The constraints of the pandemic have put a strain on everyone, but for some, the lack of social interaction could lead to isolation becoming entrenched. According to a report from the National Autistic Society, 9 in 10 autistic people worried about their mental health during lockdown, with 85% saying their anxiety levels got worse. For many, the sudden withdrawal of support from social care, education and mental health services has added significantly to their difficulties. As we prepare to emerge from this third period of lockdown, we look at an example of how Ketso Connect has been used to help maintain support for adults on the autistic spectrum.
Lucy Sheppard Fidler is the Lead Trainer on a Building Better Opportunities project (BBO) at the Shropshire Autism Hub, run by the charity A4U and jointly funded by the European Social Fund and the National Lottery Community Fund. #TNLComFundESF
She runs small group training courses which aim to increase confidence and support participants to move towards greater social engagement and employment. Here we see how Lucy used Ketso Connect to help overcome the limits of social distancing and isolation, so she could continue her work.
Thinking and sharing made easier with Ketso
With the lockdown restrictions put in place in March 2020, the usual activities of the BBO project were not possible. Lucy and her colleagues have seen first-hand the high levels of anxiety experienced by participants, many of whom live alone and rely on routine to get out of the house. Having this stripped away has left them feeling extremely isolated.
Providing regular, face to face support has been vital in allowing the project to help participants deal with emotional and practical issues before becoming overwhelmed by them. As part of her response to this challenge, Lucy used Ketso Connect to run a socially distanced meeting in an outdoor space for some of her students. With each participant having their own kit, the aim of the session was to explore how they had experienced lockdown, and to discuss what they want the ‘new normal’ to look like, both in terms of the Hub and more widely in life.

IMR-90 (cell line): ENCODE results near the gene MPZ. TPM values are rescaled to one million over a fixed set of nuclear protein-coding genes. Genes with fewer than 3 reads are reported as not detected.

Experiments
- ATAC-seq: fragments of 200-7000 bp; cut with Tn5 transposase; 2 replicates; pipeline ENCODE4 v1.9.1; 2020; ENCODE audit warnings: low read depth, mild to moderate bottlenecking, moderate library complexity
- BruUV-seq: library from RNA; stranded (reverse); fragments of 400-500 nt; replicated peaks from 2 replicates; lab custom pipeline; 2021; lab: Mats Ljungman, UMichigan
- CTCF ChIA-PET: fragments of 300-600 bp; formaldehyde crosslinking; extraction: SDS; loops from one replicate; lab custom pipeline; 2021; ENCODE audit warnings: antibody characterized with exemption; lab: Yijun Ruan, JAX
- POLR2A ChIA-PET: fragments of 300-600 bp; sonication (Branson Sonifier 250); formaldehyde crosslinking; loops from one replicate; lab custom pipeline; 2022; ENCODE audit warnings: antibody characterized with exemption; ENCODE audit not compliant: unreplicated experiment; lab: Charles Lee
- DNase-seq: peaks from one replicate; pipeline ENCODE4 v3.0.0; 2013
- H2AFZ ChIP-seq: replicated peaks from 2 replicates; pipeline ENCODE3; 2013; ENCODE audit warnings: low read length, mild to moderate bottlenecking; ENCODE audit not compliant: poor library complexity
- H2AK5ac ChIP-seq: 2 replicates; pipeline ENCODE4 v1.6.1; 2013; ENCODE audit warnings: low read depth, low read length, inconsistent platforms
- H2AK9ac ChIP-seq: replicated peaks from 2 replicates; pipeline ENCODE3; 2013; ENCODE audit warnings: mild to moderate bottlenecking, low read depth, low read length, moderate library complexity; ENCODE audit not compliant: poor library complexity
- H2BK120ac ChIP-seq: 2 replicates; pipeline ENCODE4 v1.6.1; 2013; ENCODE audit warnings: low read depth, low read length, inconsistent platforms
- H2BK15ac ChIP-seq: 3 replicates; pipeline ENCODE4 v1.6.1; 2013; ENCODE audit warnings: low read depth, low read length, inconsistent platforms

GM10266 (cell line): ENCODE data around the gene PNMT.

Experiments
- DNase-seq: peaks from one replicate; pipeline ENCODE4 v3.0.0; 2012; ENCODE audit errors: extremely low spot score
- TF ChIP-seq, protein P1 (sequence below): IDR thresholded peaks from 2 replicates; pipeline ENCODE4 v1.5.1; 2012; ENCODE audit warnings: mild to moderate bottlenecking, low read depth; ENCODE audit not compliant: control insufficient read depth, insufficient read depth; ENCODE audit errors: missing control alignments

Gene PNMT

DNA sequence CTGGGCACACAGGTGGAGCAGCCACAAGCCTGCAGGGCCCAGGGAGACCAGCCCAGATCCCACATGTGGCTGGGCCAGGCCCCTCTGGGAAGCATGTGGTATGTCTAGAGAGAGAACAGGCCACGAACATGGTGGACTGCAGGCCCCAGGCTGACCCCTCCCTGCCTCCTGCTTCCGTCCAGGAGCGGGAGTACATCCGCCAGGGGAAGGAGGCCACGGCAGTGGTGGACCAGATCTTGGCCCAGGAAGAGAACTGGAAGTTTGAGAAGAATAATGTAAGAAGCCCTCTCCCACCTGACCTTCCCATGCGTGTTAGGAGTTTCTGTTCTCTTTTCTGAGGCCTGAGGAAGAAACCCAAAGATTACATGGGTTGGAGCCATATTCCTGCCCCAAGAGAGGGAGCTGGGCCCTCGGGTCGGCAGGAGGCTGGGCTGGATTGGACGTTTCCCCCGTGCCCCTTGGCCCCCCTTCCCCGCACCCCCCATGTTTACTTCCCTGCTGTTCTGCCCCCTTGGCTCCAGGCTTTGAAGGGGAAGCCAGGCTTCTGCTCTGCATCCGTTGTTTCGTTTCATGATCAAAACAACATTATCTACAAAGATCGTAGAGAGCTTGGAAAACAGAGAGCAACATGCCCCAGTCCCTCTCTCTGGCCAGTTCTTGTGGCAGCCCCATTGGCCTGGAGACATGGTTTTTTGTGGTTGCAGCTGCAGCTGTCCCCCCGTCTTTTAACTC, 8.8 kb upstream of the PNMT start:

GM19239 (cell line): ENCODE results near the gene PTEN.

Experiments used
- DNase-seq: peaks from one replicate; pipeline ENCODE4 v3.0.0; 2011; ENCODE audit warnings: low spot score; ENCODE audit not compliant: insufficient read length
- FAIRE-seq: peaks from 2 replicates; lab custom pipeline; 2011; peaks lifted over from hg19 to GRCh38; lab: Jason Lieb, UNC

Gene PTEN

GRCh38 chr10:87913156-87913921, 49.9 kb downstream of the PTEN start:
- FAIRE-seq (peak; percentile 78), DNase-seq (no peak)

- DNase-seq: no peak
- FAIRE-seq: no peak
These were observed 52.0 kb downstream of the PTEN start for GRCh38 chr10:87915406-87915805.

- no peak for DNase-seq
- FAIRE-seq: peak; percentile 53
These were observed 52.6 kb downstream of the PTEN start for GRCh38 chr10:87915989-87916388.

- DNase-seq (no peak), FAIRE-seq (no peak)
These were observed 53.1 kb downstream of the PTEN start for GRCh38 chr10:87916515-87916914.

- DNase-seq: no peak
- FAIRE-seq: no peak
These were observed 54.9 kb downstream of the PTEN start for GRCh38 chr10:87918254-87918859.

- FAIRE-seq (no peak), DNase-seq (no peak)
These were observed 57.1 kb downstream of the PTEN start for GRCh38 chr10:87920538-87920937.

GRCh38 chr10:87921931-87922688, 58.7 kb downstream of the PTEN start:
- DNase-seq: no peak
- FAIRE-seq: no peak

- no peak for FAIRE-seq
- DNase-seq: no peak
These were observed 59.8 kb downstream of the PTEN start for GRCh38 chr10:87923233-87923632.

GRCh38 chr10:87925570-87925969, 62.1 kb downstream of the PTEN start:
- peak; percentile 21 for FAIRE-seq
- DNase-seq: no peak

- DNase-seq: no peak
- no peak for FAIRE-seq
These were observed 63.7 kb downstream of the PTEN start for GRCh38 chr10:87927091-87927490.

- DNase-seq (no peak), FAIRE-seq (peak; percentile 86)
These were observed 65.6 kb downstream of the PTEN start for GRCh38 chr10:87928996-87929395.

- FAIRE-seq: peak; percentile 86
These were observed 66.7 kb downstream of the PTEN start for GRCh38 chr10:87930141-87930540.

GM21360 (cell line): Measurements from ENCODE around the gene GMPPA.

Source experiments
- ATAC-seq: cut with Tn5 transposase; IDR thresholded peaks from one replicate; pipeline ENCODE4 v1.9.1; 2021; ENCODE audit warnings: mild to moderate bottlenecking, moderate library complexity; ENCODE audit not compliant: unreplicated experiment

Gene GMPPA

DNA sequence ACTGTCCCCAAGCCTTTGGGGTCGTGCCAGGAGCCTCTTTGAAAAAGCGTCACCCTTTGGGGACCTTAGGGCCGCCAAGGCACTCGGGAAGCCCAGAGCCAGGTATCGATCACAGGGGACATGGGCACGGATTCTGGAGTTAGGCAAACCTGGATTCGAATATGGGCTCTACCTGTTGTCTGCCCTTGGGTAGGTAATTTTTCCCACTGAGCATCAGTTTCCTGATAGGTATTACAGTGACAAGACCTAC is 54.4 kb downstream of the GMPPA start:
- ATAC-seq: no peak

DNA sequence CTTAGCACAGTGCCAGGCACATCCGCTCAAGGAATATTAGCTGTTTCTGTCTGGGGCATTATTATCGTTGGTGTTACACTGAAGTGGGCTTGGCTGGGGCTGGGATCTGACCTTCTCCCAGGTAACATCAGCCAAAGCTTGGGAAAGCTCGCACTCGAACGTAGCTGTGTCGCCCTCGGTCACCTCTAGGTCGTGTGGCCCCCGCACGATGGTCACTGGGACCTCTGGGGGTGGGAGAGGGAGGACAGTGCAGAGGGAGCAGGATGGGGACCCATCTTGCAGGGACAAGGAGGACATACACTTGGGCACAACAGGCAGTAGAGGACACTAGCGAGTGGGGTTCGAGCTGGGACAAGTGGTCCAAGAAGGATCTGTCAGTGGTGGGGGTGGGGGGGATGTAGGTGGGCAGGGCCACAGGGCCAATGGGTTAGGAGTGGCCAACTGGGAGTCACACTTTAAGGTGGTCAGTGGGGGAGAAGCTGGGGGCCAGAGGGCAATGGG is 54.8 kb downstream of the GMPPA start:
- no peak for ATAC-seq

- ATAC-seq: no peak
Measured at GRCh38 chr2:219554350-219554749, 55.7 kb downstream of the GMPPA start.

“It has an integral structure and set of rules students can learn and follow. Ketso is an active part of my teaching kit!”
The physical Ketso Connect kit, along with the Ketso process, helped to focus ideas and provoke discussion. The fact that ideas written on Ketso leaves can be easily changed or repositioned removes anxiety about making mistakes, making the kit particularly helpful for people on the autistic spectrum. The students really liked the fact that the work was visually engaging, and capturing it all in photographs gave them something to refer back to after the session. In addition to this, as Lucy explained, many of the students are intimidated by worksheets or large bits of text, so being able to present things in bite-sized ideas and follow a process is really useful for her as a trainer.
As Lucy says: “It has an integral structure and set of rules students can learn and follow – e.g. when problem solving they can use the different colour leaves to represent challenges, solutions, information etc. Ketso is an active part of my teaching kit!”
An inclusive way of working together
One student in the group was unable to attend the session due to people in his household shielding. He was however able to take part via video chat, with Lucy acting as scribe, capturing his ideas on Ketso leaves. Lucy reported, “Ketso worked brilliantly at enabling him to engage in the session as I was able to show him the kit and he could contribute.” This same student suggested it would be good to keep offering this alongside face-to-face meetings in future, as it would encourage participation from those who cannot access services due to anxiety or physical restrictions.
One of the issues that was highlighted in the session was a concern about maintaining some of the positives of lockdown on returning to ‘normal’. To address this, Lucy and her students planned to use Ketso to develop a new routine that includes self-care time.
We have been really impressed by the way Lucy used Ketso Connect in the BBO session, and encouraged by the positive feedback from her students. We believe there is real potential for this approach to help reduce social isolation during lockdown and beyond, and to address the possibility of a reluctance to engage and interact becoming a long-term consequence of the pandemic.